In Nokeweda village in Maharashtra’s Chandrapur district, women from the Kolam tribe give birth and complete their menstrual cycle in a community outhouse located on the outskirts of the village. This is in accordance with the Kolam people’s religious beliefs. Additionally, community members say that this practice was designed to help women stay away from household chores during a time when strenuous physical activity may be challenging for them.
It is also necessary for pregnant women to deliver their babies themselves, so even though the primary healthcare centre is just a few kilometres from the village, they don’t go there. As young mothers aren’t aware of safe delivery procedures, self-delivery and delivering in this common facility have led to high child mortality rates, maternal mortality rates, and sepsis and infections, especially in complicated cases.
Individuals from the community wanted the situation to change. Dhurpata and Bhimrao, a Kolam couple from Nokewada, reached out to Ambuja Cement Foundation (ACF), a nonprofit that is working on training sakhis (para health professionals) in the village. Dhurpata wanted to be a sakhi and learn more about maternal health and childcare so that she could help herself and other women around her. While convincing community members to venture out of village boundaries for an institutional delivery wouldn’t work, at least safe deliveries with the help of a trained healthcare provider from the tribe could be encouraged.
So she and her husband reached out to the village pradhan (head), requesting to allow Dhurpata inside the outhouse during deliveries. There was a lot of community resistance, but having the support of the pradhan helped. Together with ACF, Dhurpata and Bhimrao explained to him the consequences of unsafe delivery practices and how these are linked to maternal and child mortality. After convincing him, they did the same with the women in the village.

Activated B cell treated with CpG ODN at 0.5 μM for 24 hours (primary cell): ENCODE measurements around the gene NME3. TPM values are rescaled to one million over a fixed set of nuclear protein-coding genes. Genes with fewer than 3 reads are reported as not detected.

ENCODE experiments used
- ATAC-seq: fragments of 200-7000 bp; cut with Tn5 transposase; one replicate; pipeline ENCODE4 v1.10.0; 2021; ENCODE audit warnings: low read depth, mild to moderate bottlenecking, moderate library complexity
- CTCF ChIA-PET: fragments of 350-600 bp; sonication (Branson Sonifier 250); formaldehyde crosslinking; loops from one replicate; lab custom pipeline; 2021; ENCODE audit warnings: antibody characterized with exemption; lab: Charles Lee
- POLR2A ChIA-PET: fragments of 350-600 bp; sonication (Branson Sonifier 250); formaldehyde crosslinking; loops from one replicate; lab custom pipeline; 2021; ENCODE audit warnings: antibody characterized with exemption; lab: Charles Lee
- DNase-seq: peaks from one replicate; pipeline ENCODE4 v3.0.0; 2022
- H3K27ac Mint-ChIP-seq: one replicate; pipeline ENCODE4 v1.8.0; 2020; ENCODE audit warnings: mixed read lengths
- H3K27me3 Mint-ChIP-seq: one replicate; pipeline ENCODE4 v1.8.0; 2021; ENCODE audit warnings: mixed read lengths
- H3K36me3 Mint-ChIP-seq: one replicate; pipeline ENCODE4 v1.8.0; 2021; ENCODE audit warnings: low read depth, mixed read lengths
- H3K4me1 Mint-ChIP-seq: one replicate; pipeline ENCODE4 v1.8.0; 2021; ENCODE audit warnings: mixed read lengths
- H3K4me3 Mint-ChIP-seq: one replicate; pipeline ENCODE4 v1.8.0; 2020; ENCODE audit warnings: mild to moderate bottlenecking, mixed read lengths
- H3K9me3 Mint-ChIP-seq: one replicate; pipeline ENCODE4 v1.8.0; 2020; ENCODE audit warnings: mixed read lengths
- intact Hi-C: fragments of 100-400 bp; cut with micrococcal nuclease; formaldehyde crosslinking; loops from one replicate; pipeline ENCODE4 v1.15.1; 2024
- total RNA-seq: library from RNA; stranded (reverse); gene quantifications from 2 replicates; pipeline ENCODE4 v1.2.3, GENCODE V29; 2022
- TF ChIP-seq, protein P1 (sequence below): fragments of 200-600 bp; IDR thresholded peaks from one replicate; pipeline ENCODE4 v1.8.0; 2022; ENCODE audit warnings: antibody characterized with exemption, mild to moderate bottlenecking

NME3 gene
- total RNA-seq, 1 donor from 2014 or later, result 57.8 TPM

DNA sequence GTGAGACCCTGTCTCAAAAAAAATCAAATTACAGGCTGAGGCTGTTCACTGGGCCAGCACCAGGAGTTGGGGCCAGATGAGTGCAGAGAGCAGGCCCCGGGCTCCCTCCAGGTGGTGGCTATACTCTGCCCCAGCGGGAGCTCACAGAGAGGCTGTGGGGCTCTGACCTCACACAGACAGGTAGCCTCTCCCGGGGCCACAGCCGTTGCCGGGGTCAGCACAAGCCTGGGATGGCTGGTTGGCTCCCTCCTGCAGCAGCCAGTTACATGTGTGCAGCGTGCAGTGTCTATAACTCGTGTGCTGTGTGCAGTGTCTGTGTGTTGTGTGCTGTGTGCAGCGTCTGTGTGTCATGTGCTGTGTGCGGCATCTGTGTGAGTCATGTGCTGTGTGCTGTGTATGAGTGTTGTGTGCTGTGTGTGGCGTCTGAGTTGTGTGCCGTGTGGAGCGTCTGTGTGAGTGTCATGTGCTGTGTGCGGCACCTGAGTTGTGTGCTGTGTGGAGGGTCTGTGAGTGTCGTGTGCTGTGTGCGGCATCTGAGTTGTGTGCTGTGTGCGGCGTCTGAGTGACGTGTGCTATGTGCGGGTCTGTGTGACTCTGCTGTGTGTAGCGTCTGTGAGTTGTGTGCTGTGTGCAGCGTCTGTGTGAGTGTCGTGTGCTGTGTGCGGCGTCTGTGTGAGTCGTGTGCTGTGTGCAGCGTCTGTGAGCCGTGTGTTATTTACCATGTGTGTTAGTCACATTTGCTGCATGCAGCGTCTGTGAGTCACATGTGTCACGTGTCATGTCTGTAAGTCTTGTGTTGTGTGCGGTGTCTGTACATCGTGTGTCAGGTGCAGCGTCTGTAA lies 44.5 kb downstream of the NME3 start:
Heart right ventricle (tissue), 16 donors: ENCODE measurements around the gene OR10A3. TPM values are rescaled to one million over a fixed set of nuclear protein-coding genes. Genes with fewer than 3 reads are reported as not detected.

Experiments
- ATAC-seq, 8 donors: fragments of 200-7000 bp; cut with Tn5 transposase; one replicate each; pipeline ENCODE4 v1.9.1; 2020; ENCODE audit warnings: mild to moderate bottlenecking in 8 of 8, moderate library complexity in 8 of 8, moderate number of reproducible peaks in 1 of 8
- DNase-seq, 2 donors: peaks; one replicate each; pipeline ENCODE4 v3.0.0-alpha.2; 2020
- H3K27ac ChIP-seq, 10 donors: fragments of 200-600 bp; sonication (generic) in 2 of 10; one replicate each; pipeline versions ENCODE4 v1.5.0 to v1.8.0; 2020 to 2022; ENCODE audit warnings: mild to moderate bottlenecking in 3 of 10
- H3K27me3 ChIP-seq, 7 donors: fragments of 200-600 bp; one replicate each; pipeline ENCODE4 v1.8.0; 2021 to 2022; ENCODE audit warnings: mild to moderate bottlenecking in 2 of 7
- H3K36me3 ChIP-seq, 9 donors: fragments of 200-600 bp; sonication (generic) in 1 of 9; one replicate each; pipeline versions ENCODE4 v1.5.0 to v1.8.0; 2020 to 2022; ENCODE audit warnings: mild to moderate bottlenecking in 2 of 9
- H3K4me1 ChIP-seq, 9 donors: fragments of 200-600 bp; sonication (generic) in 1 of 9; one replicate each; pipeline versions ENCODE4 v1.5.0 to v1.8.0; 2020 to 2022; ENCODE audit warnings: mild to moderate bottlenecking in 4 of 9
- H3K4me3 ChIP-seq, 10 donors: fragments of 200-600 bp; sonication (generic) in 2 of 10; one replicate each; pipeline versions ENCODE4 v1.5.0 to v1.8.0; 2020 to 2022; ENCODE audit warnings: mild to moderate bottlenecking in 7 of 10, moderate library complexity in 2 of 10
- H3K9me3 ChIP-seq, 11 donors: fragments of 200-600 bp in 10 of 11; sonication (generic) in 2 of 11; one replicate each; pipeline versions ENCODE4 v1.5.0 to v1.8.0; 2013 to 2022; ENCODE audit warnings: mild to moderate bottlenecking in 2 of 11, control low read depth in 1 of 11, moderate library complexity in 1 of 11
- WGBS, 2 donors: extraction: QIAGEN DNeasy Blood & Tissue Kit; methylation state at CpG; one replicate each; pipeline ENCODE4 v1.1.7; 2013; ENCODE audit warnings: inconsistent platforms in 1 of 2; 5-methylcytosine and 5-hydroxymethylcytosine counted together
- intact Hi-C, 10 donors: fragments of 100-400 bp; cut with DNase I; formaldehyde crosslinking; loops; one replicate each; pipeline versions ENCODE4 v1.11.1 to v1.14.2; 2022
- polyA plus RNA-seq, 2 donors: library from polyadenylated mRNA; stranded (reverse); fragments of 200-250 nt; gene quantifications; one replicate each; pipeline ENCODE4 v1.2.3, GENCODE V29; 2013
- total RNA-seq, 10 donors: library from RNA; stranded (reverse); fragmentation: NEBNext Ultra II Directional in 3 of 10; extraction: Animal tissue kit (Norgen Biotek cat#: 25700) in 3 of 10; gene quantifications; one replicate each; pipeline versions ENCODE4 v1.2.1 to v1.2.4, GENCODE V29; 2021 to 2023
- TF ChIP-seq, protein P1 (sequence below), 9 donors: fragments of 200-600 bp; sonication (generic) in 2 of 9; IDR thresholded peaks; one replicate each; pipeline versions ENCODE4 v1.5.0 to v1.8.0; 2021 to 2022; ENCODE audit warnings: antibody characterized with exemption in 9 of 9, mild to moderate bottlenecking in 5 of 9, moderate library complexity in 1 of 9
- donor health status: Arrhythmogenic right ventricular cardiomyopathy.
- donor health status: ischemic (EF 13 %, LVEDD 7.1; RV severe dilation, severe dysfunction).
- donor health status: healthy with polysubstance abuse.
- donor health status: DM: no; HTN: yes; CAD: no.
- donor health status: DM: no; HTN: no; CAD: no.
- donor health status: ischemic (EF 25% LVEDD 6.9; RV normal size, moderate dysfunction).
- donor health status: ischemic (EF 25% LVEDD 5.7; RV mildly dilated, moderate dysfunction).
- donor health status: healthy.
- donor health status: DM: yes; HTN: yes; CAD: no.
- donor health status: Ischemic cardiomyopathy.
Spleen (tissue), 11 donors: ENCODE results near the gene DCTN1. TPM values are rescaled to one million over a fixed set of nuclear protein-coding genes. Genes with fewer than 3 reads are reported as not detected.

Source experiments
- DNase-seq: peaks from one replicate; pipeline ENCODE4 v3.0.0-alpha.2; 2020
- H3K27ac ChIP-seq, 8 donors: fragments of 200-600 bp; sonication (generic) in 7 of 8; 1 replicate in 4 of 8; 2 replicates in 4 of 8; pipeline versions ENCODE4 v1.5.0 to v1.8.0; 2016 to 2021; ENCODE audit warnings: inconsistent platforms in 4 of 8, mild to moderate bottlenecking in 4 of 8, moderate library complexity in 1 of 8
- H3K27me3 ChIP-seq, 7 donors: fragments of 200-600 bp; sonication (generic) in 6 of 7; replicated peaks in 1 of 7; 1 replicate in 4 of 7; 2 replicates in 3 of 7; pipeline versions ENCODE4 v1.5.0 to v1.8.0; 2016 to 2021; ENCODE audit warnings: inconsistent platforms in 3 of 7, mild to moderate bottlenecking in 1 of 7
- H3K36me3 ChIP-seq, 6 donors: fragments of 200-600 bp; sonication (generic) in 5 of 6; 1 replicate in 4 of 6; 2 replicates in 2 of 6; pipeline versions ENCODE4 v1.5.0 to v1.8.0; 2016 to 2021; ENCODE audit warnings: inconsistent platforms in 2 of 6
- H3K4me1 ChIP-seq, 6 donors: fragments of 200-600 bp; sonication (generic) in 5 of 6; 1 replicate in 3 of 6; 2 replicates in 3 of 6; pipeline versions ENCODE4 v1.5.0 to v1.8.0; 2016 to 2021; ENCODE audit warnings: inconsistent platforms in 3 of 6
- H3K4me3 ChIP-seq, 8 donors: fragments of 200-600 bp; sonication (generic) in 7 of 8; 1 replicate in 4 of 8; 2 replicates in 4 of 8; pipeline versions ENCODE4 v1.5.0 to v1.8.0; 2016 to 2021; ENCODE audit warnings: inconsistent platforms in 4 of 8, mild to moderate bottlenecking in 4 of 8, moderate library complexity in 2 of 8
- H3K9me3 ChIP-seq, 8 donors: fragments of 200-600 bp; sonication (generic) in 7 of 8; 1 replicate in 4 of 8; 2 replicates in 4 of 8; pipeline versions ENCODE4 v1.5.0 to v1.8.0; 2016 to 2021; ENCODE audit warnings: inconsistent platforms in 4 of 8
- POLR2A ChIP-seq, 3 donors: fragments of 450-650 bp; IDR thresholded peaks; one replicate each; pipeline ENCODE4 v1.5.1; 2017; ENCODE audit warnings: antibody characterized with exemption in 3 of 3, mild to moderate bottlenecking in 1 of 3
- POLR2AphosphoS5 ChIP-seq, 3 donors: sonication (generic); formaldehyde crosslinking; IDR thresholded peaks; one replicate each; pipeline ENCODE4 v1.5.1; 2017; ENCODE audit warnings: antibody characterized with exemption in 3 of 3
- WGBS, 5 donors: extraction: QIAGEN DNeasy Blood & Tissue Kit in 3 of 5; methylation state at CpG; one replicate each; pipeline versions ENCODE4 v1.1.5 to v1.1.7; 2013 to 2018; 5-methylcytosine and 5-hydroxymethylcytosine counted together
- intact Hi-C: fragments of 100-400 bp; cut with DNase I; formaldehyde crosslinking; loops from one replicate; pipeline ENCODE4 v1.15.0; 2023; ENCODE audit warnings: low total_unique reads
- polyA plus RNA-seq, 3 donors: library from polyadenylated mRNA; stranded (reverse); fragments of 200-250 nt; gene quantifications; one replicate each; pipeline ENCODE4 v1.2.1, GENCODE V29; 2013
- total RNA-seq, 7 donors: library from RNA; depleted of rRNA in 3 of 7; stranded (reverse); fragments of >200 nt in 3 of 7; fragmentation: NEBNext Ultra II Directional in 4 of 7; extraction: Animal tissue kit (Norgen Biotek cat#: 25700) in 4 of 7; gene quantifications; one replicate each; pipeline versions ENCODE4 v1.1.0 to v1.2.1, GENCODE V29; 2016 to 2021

At first, Dhurpata was only allowed to monitor and guide the mother on the right way to cut the umbilical cord, monitor temperature, record baby weight, and check for hyperthermia, as well as promote the importance of colostrum. She wasn’t permitted to touch the mother. But slowly, as she was given more leeway, Dhurpata began to assist more in deliveries. She also conducted continuous follow-ups by visiting the women and babies in their homes after delivery.
When her own daughter was pregnant, she bucked the tradition and opted for an institutional delivery, returning home with a healthy grandchild. Seeing this, two other women from the community followed suit and chose the same process.
“The ripple effect has begun,” says Dhurpata. “We sacrifice so much for the gods, but I am sure the gods will also want us to lead healthier lives and not risk a newborn’s life either.”
Pearl Tiwari is the director and CEO of Ambuja Foundation.
Know more: Read this article to learn how traditional healers in Odisha are working to counter the superstitious practices that are their only source of livelihood.
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